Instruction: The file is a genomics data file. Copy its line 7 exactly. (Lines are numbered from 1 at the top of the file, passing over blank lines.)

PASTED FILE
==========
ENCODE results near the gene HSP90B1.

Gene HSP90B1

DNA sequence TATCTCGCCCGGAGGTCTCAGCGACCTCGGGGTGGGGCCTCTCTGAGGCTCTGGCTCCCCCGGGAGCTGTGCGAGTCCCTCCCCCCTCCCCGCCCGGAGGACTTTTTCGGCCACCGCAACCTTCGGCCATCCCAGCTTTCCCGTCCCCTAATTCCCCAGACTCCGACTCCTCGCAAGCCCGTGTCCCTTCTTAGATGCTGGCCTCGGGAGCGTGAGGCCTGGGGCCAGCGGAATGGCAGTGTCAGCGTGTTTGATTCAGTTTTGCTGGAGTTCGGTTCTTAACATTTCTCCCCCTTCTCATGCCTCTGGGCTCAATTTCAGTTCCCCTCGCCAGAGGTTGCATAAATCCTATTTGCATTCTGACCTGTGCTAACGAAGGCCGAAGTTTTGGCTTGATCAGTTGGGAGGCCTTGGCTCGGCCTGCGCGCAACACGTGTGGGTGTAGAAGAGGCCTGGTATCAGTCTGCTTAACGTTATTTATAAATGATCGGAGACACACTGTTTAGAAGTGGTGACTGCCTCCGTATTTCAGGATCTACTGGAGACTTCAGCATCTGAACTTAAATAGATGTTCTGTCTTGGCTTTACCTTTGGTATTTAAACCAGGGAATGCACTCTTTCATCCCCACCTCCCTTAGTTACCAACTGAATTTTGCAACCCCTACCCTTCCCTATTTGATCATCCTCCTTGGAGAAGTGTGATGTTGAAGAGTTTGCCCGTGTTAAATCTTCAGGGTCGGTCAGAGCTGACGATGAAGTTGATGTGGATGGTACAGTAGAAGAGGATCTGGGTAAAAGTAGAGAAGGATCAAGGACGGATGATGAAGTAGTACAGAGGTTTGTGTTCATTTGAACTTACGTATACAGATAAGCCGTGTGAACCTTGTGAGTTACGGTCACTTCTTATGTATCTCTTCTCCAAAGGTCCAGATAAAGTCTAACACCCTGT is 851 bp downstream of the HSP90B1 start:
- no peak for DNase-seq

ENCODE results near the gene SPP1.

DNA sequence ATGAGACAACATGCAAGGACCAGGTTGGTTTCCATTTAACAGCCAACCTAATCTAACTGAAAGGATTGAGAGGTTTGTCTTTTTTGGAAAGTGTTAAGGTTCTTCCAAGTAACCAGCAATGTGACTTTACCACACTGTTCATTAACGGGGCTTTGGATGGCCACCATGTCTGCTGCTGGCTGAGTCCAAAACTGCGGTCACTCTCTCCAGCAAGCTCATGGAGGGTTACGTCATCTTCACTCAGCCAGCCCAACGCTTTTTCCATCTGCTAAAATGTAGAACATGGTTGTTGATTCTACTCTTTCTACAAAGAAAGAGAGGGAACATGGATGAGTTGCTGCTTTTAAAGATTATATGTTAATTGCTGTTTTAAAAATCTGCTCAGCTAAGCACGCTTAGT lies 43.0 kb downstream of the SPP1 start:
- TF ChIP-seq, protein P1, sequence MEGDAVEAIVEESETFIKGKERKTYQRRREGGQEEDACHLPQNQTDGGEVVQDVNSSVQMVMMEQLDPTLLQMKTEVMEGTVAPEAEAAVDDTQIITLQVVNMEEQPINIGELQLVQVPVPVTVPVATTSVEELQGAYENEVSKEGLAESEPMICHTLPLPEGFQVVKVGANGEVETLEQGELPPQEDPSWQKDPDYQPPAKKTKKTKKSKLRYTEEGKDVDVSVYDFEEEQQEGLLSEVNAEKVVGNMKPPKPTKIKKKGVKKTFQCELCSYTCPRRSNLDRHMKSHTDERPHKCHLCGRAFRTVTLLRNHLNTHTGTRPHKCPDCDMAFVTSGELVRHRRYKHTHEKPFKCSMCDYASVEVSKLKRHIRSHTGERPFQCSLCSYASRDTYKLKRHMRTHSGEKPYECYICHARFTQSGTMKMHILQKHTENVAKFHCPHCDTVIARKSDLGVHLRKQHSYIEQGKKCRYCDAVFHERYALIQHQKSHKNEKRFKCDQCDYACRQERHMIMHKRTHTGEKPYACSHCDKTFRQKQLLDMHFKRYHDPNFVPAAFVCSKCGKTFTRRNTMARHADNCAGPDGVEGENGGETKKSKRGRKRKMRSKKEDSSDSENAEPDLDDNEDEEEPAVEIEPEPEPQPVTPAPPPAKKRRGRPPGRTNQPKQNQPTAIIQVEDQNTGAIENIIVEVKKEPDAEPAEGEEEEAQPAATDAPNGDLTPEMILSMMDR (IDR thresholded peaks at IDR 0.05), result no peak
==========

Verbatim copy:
- TF ChIP-seq, protein P1, sequence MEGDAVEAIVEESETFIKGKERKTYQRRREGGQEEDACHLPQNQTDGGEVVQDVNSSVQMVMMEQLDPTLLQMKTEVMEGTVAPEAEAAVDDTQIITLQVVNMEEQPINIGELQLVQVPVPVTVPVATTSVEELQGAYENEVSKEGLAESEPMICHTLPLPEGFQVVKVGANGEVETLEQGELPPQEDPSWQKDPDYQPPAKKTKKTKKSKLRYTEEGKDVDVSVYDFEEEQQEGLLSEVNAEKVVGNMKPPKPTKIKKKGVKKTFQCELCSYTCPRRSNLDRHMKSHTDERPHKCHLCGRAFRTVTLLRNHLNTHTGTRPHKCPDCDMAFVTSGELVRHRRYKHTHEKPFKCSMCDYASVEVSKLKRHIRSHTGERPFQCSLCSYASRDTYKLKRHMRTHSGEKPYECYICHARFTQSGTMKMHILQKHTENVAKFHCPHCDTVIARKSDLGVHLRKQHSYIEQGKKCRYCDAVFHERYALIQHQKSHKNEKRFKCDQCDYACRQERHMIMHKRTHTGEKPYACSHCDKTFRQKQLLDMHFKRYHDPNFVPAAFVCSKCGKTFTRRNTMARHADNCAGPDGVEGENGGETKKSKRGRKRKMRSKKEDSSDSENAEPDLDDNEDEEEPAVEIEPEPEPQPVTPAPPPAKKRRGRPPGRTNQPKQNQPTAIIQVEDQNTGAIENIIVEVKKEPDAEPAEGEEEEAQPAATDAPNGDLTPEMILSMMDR (IDR thresholded peaks at IDR 0.05), result no peak